Moreover, pyloroplasty and bilateral subdiaphragmatic vagotomy was performed in KPC mice to verify the immune-suppressive role of the parasympathetic nerve (Supplementary Fig. S5). As demonstrated in Fig. 6A, surgery was performed at 3 months of age, and the effects of the vagotomy were examined 1 month after surgery by analyzing the density of immune cells that infiltrated the tumor. Representative IHC staining of CCL5, CD8A, T-bet, and GATA3 is shown in Fig. 6B. IHC analysis revealed that vagotomy significantly increased the density of CD8+ T cells (P = 0.0115) and decreased the density of GATA3+ T cells (Th2; P = 0.0010). There was a trend that vagotomy could increase the density of T-bet+ T cells (Th1); however, because of the limited sample size, the result did not reach statistical significance (P = 0.0568; Fig. 6C). To investigate the effects of vagotomy on tumor growth and survival, we performed simultaneous tumor cell injection and pyloroplasty with or without bilateral subdiaphragmatic vagotomy (Fig. 6D). We found that vagotomy significantly inhibited tumor growth and improved survival in an orthotopic pancreatic cancer model (Fig. 6E and F).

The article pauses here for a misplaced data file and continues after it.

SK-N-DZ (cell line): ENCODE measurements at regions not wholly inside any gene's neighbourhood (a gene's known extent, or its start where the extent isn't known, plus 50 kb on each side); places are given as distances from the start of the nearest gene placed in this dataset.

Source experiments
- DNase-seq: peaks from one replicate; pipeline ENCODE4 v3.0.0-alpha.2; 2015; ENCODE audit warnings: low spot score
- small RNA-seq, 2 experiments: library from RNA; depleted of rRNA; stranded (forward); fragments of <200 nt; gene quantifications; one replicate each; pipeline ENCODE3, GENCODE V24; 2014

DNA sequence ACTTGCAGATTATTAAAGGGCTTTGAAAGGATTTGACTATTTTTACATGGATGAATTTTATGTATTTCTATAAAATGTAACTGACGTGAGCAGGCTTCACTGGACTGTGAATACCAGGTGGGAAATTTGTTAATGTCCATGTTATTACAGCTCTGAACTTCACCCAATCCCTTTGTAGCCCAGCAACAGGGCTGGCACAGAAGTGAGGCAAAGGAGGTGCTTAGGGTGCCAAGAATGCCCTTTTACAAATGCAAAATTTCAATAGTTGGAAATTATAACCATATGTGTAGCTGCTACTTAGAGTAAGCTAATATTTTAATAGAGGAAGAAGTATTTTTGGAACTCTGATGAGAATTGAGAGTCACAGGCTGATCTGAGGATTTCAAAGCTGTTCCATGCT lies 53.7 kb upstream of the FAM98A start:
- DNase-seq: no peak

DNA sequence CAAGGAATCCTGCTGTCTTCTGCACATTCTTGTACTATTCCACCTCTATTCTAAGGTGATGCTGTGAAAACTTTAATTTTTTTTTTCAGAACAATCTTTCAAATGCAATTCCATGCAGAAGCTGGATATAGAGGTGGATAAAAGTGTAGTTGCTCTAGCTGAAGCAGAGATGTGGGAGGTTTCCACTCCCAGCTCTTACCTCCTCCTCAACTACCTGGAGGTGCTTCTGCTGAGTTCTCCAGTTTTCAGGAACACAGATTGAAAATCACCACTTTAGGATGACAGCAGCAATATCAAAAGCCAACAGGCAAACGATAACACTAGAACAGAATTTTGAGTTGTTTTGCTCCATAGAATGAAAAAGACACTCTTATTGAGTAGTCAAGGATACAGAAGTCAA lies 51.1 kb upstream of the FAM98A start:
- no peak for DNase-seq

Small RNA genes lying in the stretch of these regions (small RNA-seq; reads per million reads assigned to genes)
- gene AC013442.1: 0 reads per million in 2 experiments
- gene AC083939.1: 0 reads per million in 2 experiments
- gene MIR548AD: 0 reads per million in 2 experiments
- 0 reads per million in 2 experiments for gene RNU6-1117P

PDAC is considered as a “cold tumor” that typically lacks of intratumoral effector lymphocytes and therefore shows less response to immunotherapy (3, 5, 6). However, converting a “cold tumor” into a “hot tumor” makes checkpoint therapy possible in pancreatic cancer (31, 32), paving a promising path toward immunotherapy for PDAC. Our work demonstrated that cholinergic signaling might partly contribute to the limited intratumoral effector T-cell infiltration by HDAC1-mediated histone deacetylation. This finding suggested that HDAC1 might be the potential target for immunotherapy. Actually, growing number of phase I/II clinical trials evaluating epigenetic therapies in PDAC, including HDAC inhibitors (HDACi), are in progress. Vorinostat, romidepsin, and panobinostat are all FDA-approved HDACis in the field of cutaneous T-cell lymphoma and multiple myeloma (33). Notably, precursor studies have shown that hyperactivity of HDAC proteins promotes proliferation and epithelial–mesenchymal transition in PDAC (34–36), and a combination of the gemcitabine and HDACi demonstrated a synergistic effect in clinical trials (37, 38). On the basis of these results, we proposed that synchronous targeting of cancer cells as well as the immune microenvironment by HDACi might be a promising therapeutic option that deserves further investigation. Furthermore, a large number of studies suggest that cholinergic anti-inflammatory pathway is a robust regulator of cytokine-mediated inflammatory disease. The α7 nAChR (α7nAChR), expressed on macrophages and other immune cells, was identified as a main mediator of cholinergic anti-inflammatory pathway (39, 40). It is reported that antagonist of α7nAChR enhances the severity of murine pancreatitis, while agonist of α7nAChR (GTS-21) alleviates pancreatitis (41). However, the role of α7nAChR in the content of immune surveillance remains unknown and deserves further study.